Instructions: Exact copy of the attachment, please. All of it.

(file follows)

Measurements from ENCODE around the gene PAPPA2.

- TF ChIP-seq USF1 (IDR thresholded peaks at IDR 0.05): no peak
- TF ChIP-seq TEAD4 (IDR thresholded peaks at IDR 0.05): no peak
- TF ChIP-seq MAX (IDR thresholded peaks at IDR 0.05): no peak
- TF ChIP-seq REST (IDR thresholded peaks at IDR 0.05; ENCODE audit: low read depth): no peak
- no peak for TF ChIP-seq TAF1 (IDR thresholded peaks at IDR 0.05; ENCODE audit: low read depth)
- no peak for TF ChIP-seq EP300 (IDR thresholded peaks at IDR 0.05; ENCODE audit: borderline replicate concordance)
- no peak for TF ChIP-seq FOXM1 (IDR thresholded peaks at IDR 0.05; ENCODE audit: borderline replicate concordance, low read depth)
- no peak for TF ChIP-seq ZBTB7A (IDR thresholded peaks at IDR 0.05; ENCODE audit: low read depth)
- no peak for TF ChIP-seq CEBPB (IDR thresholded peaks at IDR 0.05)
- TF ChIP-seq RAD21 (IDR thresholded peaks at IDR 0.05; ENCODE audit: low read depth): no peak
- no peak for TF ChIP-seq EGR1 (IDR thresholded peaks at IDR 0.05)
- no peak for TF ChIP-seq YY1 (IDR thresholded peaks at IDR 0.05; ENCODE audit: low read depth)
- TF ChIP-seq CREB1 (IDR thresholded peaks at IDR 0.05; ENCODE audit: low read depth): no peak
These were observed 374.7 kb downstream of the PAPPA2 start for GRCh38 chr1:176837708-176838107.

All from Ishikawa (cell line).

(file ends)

Measurements from ENCODE around the gene PAPPA2.

- TF ChIP-seq USF1 (IDR thresholded peaks at IDR 0.05): no peak
- TF ChIP-seq TEAD4 (IDR thresholded peaks at IDR 0.05): no peak
- TF ChIP-seq MAX (IDR thresholded peaks at IDR 0.05): no peak
- TF ChIP-seq REST (IDR thresholded peaks at IDR 0.05; ENCODE audit: low read depth): no peak
- no peak for TF ChIP-seq TAF1 (IDR thresholded peaks at IDR 0.05; ENCODE audit: low read depth)
- no peak for TF ChIP-seq EP300 (IDR thresholded peaks at IDR 0.05; ENCODE audit: borderline replicate concordance)
- no peak for TF ChIP-seq FOXM1 (IDR thresholded peaks at IDR 0.05; ENCODE audit: borderline replicate concordance, low read depth)
- no peak for TF ChIP-seq ZBTB7A (IDR thresholded peaks at IDR 0.05; ENCODE audit: low read depth)
- no peak for TF ChIP-seq CEBPB (IDR thresholded peaks at IDR 0.05)
- TF ChIP-seq RAD21 (IDR thresholded peaks at IDR 0.05; ENCODE audit: low read depth): no peak
- no peak for TF ChIP-seq EGR1 (IDR thresholded peaks at IDR 0.05)
- no peak for TF ChIP-seq YY1 (IDR thresholded peaks at IDR 0.05; ENCODE audit: low read depth)
- TF ChIP-seq CREB1 (IDR thresholded peaks at IDR 0.05; ENCODE audit: low read depth): no peak
These were observed 374.7 kb downstream of the PAPPA2 start for GRCh38 chr1:176837708-176838107.

All from Ishikawa (cell line).